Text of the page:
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New Life- The Raising of Lazarus

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Sermon shared by Chris Appleby

November 1990
Summary: The raising of Lazarus - the centrality of belief in Jesus - how far does it go?
Series: Book of John
Denomination: Anglican
Audience: Believer adults
Sermon:
Introduction: Belief
Do you believe in Jesus? Do you BELIEVE in Jesus? Do you really believe in Jesus? That I think is the compelling question that we’re faced with as we read this passage today. What does it mean for you to believe in Jesus? As an abstract question it’s probably easy enough to answer. Yes I believe in Jesus. I believe he’s the Son of God. How else could he have done those miracles? I believe he died and rose again. (Sounds like the words of a song doesn’t it?) The evidence for the resurrection seems overwhelming.
The Disciples’ Belief
The disciples believed in Jesus. Peter had spoken on behalf of all of them when he confessed Jesus to be the Christ. But how far did their belief in him go? Well, let’s have a look and see.
When Jesus heard that Lazarus, his friend, was sick, he wasn’t worried. He knew what the outcome would be. So he waited 2 days before announcing to his disciples that they were going back to Judea to check on Lazarus. And what was the disciples response? "Hang on Jesus, it isn’t very safe there at the moment. It’s not that long since the last time we were there and the Jews tried to stone you. Are you sure you know what you’re doing?" How far did their belief in him go? Far enough to trust him to keep them safe? To even keep himself safe? It doesn’t sound like it does it? In fact when he tells them that Lazarus has fallen asleep, they think of natural sleep and think this gives them an out. If he’s sleeping then he’ll recover, so there’s no need to go back at all. Phew! But in fact it isn’t natural sleep that Jesus is talking about, it’s the sleep of death. So Jesus tells them plainly. "Lazarus is dead." Then he says what seems a strange thing. "And for your sake I’m glad I was not there, so that you may believe."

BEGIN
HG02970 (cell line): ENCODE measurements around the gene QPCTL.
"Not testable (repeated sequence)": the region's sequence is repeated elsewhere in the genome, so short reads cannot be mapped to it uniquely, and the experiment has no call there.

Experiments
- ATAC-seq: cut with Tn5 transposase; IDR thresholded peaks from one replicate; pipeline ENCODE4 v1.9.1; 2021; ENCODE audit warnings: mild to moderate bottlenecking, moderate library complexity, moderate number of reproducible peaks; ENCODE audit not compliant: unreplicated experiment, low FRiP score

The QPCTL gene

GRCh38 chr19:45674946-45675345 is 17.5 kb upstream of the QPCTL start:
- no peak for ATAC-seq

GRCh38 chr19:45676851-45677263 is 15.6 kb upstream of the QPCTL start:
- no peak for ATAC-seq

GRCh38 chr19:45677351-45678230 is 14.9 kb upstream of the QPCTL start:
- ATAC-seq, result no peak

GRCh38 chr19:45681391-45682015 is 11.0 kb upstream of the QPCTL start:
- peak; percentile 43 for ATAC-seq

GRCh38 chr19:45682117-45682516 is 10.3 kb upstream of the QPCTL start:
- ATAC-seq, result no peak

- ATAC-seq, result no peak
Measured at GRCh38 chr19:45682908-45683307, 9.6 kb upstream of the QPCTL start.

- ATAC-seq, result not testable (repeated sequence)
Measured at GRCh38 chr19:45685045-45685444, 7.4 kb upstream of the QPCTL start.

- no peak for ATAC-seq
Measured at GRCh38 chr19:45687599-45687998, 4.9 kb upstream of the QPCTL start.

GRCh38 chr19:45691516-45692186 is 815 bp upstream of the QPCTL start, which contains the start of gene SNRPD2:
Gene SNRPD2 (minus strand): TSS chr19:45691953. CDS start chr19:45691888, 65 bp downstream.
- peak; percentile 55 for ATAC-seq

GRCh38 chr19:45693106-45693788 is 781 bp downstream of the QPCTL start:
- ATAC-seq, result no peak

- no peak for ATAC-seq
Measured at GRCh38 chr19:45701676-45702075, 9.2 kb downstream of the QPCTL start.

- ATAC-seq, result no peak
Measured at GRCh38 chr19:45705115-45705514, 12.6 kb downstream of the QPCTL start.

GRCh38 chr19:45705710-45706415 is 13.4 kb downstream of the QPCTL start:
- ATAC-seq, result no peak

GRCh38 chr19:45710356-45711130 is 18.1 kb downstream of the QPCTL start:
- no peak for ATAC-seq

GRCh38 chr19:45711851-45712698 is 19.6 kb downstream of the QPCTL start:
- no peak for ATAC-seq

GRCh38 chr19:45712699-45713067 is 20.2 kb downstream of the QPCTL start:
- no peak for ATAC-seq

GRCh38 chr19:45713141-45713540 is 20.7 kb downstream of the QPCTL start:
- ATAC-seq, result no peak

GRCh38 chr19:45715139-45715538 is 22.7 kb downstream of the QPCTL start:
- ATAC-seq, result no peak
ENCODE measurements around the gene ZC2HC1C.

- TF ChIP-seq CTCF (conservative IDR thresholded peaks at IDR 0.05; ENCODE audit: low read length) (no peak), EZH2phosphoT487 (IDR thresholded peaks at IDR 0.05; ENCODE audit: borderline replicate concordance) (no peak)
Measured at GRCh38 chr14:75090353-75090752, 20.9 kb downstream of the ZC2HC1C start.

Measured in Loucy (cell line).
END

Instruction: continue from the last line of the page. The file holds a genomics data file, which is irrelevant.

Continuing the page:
How could anyone be glad that a friend has died? What about the pain that Mary and Martha are feeling at that moment? Doesn’t Jesus care about that? Or is it that all he cares about is making his point with the disciples? Well it becomes quite clear as the story progresses that he does care. Twice we’re told how he’s moved with emotion, moved to tears, as he sees the sadness of those who are there to mourn Lazarus. But still, he knows that there’s more at issue here than their sadness and he knows what the outcome will be. He’s already said that this illness won’t lead to death. Rather it will have the twofold result of God being glorified and the disciples and Martha and Mary growing in faith, in their belief in Jesus. And that’s what makes him glad.
The Need for Deeper Faith
You see the disciples’ belief in Jesus still needed to grow and be strengthened. Even though they’d spent all this time living with him, they still didn’t really understand who he was. And when it came to the crunch their faith still wasn’t enough to sustain them. I read an old Irish proverb the other day. It said "Never doubt in the darkness, what you believed in the light." There’s an echo of John’s gospel there isn’t there? Look at v9: "Are there not twelve hours of daylight? Those who walk during the day do not stumble, because they see the light of this world. 10But those who walk at night stumble, because the light is not in them." Interestingly those words are almost identical to what Jesus said at the start of ch9, when he was talking about giving sight to the blind man. So John obviously intends there to
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